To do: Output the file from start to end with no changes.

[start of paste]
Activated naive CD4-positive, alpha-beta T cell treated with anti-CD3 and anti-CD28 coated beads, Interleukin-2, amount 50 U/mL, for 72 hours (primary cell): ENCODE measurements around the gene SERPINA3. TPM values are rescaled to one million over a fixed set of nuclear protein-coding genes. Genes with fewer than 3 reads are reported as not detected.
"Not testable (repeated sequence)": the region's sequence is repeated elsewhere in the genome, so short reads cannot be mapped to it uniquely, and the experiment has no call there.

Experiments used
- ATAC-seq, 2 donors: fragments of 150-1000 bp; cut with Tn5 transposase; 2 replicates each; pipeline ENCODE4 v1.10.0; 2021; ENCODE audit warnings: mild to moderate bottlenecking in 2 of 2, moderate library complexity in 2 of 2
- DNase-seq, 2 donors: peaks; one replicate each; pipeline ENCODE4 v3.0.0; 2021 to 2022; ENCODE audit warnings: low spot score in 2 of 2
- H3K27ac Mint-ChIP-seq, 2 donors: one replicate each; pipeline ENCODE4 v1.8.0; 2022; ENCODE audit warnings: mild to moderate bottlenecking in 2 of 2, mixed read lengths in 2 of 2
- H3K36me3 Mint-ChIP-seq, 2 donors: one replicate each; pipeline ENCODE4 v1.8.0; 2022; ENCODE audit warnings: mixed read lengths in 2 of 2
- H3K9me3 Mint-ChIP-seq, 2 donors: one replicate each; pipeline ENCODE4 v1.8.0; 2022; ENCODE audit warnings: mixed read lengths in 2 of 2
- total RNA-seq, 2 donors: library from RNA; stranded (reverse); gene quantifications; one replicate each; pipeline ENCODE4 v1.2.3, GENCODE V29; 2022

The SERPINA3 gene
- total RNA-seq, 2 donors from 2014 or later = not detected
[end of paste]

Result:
Activated naive CD4-positive, alpha-beta T cell treated with anti-CD3 and anti-CD28 coated beads, Interleukin-2, amount 50 U/mL, for 72 hours (primary cell): ENCODE measurements around the gene SERPINA3. TPM values are rescaled to one million over a fixed set of nuclear protein-coding genes. Genes with fewer than 3 reads are reported as not detected.
"Not testable (repeated sequence)": the region's sequence is repeated elsewhere in the genome, so short reads cannot be mapped to it uniquely, and the experiment has no call there.

Experiments used
- ATAC-seq, 2 donors: fragments of 150-1000 bp; cut with Tn5 transposase; 2 replicates each; pipeline ENCODE4 v1.10.0; 2021; ENCODE audit warnings: mild to moderate bottlenecking in 2 of 2, moderate library complexity in 2 of 2
- DNase-seq, 2 donors: peaks; one replicate each; pipeline ENCODE4 v3.0.0; 2021 to 2022; ENCODE audit warnings: low spot score in 2 of 2
- H3K27ac Mint-ChIP-seq, 2 donors: one replicate each; pipeline ENCODE4 v1.8.0; 2022; ENCODE audit warnings: mild to moderate bottlenecking in 2 of 2, mixed read lengths in 2 of 2
- H3K36me3 Mint-ChIP-seq, 2 donors: one replicate each; pipeline ENCODE4 v1.8.0; 2022; ENCODE audit warnings: mixed read lengths in 2 of 2
- H3K9me3 Mint-ChIP-seq, 2 donors: one replicate each; pipeline ENCODE4 v1.8.0; 2022; ENCODE audit warnings: mixed read lengths in 2 of 2
- total RNA-seq, 2 donors: library from RNA; stranded (reverse); gene quantifications; one replicate each; pipeline ENCODE4 v1.2.3, GENCODE V29; 2022

The SERPINA3 gene
- total RNA-seq, 2 donors from 2014 or later = not detected